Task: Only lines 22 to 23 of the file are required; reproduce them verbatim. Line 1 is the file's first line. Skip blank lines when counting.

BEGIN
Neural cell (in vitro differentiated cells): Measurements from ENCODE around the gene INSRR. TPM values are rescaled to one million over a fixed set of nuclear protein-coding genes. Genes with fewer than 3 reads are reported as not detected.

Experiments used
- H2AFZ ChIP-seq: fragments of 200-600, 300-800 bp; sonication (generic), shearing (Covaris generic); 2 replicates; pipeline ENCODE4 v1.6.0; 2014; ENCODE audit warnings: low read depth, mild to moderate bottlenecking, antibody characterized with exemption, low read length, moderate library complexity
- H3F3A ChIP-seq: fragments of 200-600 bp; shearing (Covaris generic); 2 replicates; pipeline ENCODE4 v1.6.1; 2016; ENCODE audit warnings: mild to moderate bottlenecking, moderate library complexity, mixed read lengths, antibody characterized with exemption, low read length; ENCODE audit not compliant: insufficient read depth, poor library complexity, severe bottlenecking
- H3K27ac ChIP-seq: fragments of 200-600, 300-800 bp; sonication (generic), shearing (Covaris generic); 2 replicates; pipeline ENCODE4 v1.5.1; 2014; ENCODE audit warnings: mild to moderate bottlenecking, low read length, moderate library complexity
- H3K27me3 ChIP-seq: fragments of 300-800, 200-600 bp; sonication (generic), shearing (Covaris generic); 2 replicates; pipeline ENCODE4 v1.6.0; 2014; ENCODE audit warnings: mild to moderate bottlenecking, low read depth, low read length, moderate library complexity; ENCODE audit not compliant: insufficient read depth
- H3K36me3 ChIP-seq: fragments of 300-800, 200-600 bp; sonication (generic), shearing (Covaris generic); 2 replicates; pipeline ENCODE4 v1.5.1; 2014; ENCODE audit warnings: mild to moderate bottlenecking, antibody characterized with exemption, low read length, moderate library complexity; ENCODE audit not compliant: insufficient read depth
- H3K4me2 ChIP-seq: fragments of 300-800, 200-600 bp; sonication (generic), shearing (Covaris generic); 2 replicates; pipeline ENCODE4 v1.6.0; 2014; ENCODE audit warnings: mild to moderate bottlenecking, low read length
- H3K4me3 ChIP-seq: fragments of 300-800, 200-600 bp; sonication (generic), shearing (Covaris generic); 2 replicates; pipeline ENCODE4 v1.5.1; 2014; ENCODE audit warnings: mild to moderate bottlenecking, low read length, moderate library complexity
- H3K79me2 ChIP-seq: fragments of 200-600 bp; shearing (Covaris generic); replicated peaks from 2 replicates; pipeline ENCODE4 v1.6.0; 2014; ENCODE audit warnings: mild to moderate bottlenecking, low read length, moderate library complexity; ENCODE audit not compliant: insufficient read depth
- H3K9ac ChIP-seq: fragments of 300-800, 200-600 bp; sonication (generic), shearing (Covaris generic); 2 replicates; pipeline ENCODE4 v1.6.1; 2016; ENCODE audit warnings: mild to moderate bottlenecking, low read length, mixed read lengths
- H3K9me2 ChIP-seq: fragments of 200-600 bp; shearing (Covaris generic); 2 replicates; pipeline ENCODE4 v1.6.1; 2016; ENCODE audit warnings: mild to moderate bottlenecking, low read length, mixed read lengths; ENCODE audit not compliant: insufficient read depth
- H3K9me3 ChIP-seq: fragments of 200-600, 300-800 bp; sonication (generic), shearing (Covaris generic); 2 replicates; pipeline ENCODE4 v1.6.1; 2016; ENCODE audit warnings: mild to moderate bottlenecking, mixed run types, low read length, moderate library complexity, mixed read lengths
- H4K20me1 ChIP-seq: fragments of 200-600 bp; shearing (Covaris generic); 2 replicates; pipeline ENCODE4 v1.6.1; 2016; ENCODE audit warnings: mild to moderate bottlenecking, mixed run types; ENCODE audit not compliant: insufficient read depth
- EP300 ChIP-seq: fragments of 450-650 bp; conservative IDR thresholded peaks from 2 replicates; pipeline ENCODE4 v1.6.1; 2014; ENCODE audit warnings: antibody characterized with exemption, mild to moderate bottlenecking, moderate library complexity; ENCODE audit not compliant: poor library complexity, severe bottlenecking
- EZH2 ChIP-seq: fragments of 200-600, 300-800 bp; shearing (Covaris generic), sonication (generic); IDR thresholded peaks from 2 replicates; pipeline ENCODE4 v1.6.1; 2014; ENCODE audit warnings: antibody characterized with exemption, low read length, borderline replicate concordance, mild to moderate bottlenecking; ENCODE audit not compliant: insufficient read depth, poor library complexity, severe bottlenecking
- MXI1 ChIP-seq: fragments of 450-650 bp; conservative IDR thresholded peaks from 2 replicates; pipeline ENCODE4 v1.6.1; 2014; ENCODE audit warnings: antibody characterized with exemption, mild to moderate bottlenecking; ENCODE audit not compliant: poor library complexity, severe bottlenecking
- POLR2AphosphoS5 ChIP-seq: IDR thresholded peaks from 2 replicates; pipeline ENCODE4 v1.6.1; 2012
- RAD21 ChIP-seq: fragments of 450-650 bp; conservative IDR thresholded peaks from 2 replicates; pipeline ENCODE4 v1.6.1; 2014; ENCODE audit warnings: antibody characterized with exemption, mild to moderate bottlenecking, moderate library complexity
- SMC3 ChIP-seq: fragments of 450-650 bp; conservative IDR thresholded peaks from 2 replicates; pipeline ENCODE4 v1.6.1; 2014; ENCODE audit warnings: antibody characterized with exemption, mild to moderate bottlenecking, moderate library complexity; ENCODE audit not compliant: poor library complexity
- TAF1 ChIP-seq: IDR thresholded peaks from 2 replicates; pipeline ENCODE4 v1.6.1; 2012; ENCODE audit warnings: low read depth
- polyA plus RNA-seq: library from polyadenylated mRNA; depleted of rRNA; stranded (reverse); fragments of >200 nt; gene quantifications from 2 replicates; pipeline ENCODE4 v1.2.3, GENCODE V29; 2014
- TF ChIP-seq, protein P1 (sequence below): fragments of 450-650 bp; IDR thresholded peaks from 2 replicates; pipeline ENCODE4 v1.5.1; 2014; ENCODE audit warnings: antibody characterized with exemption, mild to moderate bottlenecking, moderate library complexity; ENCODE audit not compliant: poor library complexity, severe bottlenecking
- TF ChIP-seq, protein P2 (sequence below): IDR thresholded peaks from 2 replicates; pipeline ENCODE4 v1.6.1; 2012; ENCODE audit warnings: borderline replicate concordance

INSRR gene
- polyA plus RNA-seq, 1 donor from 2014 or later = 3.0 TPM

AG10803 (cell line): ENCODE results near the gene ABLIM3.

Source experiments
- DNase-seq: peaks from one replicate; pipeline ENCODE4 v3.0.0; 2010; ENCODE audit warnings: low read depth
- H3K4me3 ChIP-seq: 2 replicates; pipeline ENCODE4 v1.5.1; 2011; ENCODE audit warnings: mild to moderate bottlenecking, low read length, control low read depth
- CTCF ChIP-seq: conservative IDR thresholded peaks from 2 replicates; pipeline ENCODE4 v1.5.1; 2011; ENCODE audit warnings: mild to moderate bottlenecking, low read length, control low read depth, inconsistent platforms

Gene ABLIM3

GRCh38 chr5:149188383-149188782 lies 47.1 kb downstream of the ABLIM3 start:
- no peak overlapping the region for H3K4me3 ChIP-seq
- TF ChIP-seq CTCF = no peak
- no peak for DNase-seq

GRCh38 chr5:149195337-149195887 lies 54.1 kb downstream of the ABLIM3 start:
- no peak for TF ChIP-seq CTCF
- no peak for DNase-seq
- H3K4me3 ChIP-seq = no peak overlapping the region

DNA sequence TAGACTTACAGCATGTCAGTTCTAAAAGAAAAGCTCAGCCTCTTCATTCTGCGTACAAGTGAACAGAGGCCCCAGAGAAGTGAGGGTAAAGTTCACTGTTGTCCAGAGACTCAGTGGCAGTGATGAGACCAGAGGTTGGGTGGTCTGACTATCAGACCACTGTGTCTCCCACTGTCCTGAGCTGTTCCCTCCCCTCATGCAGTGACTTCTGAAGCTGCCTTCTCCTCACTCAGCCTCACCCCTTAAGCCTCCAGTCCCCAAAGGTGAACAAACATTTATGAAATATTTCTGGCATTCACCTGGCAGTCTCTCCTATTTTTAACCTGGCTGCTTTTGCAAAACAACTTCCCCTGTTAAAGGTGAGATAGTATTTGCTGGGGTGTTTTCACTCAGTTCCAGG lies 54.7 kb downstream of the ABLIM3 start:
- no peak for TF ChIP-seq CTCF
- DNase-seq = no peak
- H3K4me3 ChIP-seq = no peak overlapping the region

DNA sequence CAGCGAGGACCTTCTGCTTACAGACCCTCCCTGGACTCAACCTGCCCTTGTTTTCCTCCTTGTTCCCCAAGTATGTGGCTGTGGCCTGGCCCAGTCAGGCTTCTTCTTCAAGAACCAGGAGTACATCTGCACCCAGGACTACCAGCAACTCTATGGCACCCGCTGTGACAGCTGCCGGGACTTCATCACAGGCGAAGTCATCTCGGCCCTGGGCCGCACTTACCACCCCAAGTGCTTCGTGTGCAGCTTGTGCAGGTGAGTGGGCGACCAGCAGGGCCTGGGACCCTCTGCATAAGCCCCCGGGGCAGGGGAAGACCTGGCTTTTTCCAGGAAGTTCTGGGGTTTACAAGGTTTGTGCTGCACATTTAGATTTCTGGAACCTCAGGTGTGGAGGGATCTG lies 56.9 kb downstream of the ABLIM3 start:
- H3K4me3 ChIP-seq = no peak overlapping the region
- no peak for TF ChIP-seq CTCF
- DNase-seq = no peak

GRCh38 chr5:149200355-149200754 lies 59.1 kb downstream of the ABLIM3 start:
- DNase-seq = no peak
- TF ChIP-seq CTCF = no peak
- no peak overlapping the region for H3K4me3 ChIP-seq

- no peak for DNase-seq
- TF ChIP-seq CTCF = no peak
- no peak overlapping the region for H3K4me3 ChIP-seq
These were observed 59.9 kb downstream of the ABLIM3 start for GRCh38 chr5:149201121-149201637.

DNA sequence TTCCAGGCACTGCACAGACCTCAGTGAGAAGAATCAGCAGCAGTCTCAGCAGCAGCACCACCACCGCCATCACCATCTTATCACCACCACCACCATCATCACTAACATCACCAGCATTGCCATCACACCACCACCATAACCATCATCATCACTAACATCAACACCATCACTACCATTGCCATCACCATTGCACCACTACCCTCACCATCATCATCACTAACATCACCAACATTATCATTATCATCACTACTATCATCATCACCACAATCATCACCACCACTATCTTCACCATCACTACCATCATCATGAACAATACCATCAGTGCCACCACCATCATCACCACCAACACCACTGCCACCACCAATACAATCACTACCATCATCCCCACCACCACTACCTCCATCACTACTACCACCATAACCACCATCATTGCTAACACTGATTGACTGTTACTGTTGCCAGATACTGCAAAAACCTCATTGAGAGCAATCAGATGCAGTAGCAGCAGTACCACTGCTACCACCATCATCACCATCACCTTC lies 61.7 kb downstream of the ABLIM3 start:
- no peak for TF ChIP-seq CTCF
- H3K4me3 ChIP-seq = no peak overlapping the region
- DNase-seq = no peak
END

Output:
- polyA plus RNA-seq: library from polyadenylated mRNA; depleted of rRNA; stranded (reverse); fragments of >200 nt; gene quantifications from 2 replicates; pipeline ENCODE4 v1.2.3, GENCODE V29; 2014
- TF ChIP-seq, protein P1 (sequence below): fragments of 450-650 bp; IDR thresholded peaks from 2 replicates; pipeline ENCODE4 v1.5.1; 2014; ENCODE audit warnings: antibody characterized with exemption, mild to moderate bottlenecking, moderate library complexity; ENCODE audit not compliant: poor library complexity, severe bottlenecking